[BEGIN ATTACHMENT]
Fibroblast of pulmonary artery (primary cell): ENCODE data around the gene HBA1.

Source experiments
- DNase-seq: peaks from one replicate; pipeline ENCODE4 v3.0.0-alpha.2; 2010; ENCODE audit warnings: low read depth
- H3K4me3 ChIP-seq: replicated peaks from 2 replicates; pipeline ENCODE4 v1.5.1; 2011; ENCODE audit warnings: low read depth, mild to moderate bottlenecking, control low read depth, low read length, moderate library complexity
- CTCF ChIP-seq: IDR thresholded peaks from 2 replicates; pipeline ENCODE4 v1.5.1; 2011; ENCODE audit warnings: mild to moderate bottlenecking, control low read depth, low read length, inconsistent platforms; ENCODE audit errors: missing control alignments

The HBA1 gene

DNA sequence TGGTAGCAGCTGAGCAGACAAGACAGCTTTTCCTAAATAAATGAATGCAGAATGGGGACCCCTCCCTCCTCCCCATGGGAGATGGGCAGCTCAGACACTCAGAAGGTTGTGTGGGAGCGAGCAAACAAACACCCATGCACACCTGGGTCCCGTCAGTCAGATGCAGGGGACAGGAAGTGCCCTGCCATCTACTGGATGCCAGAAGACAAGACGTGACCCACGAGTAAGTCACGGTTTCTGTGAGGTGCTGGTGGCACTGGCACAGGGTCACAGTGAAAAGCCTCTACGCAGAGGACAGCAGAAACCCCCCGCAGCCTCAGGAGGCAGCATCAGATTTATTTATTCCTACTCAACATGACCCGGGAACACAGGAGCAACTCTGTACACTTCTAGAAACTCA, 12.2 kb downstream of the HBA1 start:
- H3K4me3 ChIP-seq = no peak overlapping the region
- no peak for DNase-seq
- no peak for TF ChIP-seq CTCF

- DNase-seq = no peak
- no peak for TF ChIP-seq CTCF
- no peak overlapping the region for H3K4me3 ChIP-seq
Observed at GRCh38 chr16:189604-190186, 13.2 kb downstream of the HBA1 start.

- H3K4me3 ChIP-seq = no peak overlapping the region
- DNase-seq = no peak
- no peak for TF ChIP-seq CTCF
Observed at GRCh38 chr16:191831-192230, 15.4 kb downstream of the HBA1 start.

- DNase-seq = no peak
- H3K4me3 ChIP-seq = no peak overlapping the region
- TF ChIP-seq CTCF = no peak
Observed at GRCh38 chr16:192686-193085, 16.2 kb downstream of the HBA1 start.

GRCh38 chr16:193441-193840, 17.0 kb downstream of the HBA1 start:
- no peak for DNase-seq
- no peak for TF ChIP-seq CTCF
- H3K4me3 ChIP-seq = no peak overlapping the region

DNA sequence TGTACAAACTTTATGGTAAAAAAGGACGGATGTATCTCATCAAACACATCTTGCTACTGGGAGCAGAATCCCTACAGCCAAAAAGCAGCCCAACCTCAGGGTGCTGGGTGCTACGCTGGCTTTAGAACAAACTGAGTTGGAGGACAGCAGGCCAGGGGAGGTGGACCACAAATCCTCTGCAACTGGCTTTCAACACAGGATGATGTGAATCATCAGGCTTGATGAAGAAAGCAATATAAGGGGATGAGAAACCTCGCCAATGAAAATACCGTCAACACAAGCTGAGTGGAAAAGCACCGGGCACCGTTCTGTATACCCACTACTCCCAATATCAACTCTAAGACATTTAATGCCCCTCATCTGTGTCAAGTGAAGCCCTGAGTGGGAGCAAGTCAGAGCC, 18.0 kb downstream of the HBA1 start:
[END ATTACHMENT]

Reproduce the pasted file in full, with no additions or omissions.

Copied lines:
Fibroblast of pulmonary artery (primary cell): ENCODE data around the gene HBA1.

Source experiments
- DNase-seq: peaks from one replicate; pipeline ENCODE4 v3.0.0-alpha.2; 2010; ENCODE audit warnings: low read depth
- H3K4me3 ChIP-seq: replicated peaks from 2 replicates; pipeline ENCODE4 v1.5.1; 2011; ENCODE audit warnings: low read depth, mild to moderate bottlenecking, control low read depth, low read length, moderate library complexity
- CTCF ChIP-seq: IDR thresholded peaks from 2 replicates; pipeline ENCODE4 v1.5.1; 2011; ENCODE audit warnings: mild to moderate bottlenecking, control low read depth, low read length, inconsistent platforms; ENCODE audit errors: missing control alignments

The HBA1 gene

DNA sequence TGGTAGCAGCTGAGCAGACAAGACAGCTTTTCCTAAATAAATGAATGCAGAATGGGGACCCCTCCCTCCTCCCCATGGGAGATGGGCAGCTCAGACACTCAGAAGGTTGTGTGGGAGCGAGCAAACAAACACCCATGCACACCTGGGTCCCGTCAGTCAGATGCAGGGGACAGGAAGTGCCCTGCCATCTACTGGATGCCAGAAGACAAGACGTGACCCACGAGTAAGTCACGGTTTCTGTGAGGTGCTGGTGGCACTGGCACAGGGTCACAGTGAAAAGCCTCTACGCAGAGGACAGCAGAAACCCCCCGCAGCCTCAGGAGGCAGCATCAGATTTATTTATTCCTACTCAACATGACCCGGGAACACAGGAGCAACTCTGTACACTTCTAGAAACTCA, 12.2 kb downstream of the HBA1 start:
- H3K4me3 ChIP-seq = no peak overlapping the region
- no peak for DNase-seq
- no peak for TF ChIP-seq CTCF

- DNase-seq = no peak
- no peak for TF ChIP-seq CTCF
- no peak overlapping the region for H3K4me3 ChIP-seq
Observed at GRCh38 chr16:189604-190186, 13.2 kb downstream of the HBA1 start.

- H3K4me3 ChIP-seq = no peak overlapping the region
- DNase-seq = no peak
- no peak for TF ChIP-seq CTCF
Observed at GRCh38 chr16:191831-192230, 15.4 kb downstream of the HBA1 start.

- DNase-seq = no peak
- H3K4me3 ChIP-seq = no peak overlapping the region
- TF ChIP-seq CTCF = no peak
Observed at GRCh38 chr16:192686-193085, 16.2 kb downstream of the HBA1 start.

GRCh38 chr16:193441-193840, 17.0 kb downstream of the HBA1 start:
- no peak for DNase-seq
- no peak for TF ChIP-seq CTCF
- H3K4me3 ChIP-seq = no peak overlapping the region

DNA sequence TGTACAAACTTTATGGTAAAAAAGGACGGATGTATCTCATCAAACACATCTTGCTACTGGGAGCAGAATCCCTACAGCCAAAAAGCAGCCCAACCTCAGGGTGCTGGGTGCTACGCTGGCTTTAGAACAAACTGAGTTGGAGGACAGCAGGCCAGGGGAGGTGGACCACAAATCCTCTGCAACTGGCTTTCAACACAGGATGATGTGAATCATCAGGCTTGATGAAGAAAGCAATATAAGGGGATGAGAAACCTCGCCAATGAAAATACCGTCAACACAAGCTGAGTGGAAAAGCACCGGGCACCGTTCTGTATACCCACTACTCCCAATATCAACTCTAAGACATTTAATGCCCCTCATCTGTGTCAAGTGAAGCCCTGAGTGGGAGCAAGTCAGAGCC, 18.0 kb downstream of the HBA1 start: